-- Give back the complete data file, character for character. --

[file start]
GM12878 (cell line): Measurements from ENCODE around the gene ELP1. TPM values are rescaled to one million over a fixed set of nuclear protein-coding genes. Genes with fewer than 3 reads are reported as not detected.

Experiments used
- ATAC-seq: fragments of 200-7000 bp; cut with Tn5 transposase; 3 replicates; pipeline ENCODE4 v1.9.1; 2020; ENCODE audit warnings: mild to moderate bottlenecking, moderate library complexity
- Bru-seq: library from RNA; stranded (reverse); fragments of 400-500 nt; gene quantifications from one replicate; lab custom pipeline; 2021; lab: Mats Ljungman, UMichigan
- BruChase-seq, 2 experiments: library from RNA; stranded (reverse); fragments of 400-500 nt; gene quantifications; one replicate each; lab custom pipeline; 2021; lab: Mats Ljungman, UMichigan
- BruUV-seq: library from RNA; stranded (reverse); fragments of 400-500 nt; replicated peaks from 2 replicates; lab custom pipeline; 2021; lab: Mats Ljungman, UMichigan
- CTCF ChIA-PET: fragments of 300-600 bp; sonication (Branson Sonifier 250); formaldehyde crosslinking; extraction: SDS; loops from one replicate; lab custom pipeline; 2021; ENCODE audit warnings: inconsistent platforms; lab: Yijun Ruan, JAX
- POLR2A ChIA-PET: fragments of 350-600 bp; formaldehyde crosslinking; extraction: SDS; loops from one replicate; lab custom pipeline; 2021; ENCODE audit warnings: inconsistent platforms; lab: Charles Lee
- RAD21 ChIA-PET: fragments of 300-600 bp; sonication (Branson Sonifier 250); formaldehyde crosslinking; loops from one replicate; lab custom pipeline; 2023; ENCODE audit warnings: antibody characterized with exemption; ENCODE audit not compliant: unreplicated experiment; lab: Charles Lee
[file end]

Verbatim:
GM12878 (cell line): Measurements from ENCODE around the gene ELP1. TPM values are rescaled to one million over a fixed set of nuclear protein-coding genes. Genes with fewer than 3 reads are reported as not detected.

Experiments used
- ATAC-seq: fragments of 200-7000 bp; cut with Tn5 transposase; 3 replicates; pipeline ENCODE4 v1.9.1; 2020; ENCODE audit warnings: mild to moderate bottlenecking, moderate library complexity
- Bru-seq: library from RNA; stranded (reverse); fragments of 400-500 nt; gene quantifications from one replicate; lab custom pipeline; 2021; lab: Mats Ljungman, UMichigan
- BruChase-seq, 2 experiments: library from RNA; stranded (reverse); fragments of 400-500 nt; gene quantifications; one replicate each; lab custom pipeline; 2021; lab: Mats Ljungman, UMichigan
- BruUV-seq: library from RNA; stranded (reverse); fragments of 400-500 nt; replicated peaks from 2 replicates; lab custom pipeline; 2021; lab: Mats Ljungman, UMichigan
- CTCF ChIA-PET: fragments of 300-600 bp; sonication (Branson Sonifier 250); formaldehyde crosslinking; extraction: SDS; loops from one replicate; lab custom pipeline; 2021; ENCODE audit warnings: inconsistent platforms; lab: Yijun Ruan, JAX
- POLR2A ChIA-PET: fragments of 350-600 bp; formaldehyde crosslinking; extraction: SDS; loops from one replicate; lab custom pipeline; 2021; ENCODE audit warnings: inconsistent platforms; lab: Charles Lee
- RAD21 ChIA-PET: fragments of 300-600 bp; sonication (Branson Sonifier 250); formaldehyde crosslinking; loops from one replicate; lab custom pipeline; 2023; ENCODE audit warnings: antibody characterized with exemption; ENCODE audit not compliant: unreplicated experiment; lab: Charles Lee